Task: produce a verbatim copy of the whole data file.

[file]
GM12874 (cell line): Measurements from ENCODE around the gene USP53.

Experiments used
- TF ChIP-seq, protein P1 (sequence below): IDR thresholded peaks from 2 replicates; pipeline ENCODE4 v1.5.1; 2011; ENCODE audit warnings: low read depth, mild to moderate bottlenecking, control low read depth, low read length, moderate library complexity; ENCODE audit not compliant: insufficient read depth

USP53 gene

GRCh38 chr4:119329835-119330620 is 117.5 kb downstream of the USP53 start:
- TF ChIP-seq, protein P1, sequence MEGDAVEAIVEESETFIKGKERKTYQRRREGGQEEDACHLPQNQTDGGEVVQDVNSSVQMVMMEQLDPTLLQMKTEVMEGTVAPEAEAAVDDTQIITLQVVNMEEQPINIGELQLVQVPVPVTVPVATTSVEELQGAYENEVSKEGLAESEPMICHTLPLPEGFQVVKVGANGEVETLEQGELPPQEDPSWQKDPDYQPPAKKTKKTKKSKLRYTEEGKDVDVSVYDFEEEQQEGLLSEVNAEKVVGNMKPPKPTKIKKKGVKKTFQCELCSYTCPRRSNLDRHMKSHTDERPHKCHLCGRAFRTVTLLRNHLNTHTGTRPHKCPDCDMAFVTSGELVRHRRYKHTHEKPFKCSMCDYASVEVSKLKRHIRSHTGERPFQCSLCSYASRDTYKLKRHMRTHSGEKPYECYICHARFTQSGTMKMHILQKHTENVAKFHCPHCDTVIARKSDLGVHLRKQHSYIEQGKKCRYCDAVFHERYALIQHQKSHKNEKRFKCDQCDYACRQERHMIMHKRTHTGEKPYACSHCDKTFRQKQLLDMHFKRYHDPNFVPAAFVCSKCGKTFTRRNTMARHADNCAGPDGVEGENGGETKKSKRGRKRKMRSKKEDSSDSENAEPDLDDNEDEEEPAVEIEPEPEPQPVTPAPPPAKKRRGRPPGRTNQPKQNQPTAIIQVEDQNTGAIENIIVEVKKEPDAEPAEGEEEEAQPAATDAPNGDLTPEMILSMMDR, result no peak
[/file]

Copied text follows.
GM12874 (cell line): Measurements from ENCODE around the gene USP53.

Experiments used
- TF ChIP-seq, protein P1 (sequence below): IDR thresholded peaks from 2 replicates; pipeline ENCODE4 v1.5.1; 2011; ENCODE audit warnings: low read depth, mild to moderate bottlenecking, control low read depth, low read length, moderate library complexity; ENCODE audit not compliant: insufficient read depth

USP53 gene

GRCh38 chr4:119329835-119330620 is 117.5 kb downstream of the USP53 start:
- TF ChIP-seq, protein P1, sequence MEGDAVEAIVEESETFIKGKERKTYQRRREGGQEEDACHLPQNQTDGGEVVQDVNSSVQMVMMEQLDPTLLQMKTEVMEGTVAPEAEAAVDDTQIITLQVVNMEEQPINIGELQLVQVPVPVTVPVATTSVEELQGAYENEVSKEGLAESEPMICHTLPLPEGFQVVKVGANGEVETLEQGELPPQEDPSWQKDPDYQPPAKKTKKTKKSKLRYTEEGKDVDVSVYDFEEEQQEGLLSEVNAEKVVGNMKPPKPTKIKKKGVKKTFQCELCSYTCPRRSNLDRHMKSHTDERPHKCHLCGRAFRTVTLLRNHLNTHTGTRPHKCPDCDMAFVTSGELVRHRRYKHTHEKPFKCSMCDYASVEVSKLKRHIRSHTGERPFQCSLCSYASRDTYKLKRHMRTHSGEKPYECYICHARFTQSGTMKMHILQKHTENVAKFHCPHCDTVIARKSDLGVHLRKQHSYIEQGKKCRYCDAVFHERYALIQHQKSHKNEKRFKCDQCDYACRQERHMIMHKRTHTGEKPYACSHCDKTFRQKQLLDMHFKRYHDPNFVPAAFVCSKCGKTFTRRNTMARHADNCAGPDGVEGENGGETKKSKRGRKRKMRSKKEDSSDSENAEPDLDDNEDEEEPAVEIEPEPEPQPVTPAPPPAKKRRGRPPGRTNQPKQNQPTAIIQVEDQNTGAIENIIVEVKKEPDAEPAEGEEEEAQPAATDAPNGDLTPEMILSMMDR, result no peak